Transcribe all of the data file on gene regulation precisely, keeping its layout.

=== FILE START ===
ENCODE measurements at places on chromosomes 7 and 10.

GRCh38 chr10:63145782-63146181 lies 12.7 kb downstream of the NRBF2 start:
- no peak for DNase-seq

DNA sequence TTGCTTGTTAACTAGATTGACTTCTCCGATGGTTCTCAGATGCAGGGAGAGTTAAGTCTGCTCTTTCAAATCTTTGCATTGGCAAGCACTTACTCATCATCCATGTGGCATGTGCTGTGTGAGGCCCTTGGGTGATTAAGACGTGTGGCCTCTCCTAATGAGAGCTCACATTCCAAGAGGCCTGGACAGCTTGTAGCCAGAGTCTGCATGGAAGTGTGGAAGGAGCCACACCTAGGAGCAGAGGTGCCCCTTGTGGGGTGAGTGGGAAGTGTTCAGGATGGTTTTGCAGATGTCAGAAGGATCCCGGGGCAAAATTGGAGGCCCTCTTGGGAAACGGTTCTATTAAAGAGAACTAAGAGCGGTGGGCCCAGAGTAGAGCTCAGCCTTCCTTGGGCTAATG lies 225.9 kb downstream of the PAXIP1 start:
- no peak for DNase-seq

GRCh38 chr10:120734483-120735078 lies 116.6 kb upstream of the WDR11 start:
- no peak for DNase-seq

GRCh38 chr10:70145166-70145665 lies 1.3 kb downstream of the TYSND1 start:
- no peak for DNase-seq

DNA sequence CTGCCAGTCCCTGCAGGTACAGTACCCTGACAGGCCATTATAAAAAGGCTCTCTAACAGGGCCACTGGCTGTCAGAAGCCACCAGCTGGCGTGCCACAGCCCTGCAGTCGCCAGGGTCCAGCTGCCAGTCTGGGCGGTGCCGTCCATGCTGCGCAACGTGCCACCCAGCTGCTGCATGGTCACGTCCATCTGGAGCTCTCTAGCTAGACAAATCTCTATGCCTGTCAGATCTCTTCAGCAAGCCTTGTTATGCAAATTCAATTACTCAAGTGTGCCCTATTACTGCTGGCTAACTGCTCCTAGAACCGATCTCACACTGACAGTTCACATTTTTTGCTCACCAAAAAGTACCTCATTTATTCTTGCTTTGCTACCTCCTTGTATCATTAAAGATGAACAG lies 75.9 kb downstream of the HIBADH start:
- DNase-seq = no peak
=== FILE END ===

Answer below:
ENCODE measurements at places on chromosomes 7 and 10.

GRCh38 chr10:63145782-63146181 lies 12.7 kb downstream of the NRBF2 start:
- no peak for DNase-seq

DNA sequence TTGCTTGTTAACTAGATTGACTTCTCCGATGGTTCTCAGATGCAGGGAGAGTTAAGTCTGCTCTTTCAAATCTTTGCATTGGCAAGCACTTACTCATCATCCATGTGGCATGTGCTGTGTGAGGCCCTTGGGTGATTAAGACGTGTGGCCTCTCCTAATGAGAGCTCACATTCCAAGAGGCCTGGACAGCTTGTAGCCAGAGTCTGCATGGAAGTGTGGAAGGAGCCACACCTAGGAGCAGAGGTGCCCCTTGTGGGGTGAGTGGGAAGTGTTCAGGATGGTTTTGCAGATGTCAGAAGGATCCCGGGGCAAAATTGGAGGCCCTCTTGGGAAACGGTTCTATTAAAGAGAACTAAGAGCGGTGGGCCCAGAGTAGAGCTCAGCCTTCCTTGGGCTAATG lies 225.9 kb downstream of the PAXIP1 start:
- no peak for DNase-seq

GRCh38 chr10:120734483-120735078 lies 116.6 kb upstream of the WDR11 start:
- no peak for DNase-seq

GRCh38 chr10:70145166-70145665 lies 1.3 kb downstream of the TYSND1 start:
- no peak for DNase-seq

DNA sequence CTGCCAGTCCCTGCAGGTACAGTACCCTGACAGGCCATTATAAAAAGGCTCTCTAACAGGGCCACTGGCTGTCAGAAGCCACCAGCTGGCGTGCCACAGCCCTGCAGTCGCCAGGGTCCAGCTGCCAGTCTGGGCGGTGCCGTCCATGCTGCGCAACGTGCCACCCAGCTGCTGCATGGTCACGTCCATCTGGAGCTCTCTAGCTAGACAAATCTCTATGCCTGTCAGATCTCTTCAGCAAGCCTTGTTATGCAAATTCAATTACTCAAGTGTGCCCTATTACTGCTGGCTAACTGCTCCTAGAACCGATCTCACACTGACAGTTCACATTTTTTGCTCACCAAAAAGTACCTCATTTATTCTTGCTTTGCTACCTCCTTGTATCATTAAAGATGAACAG lies 75.9 kb downstream of the HIBADH start:
- DNase-seq = no peak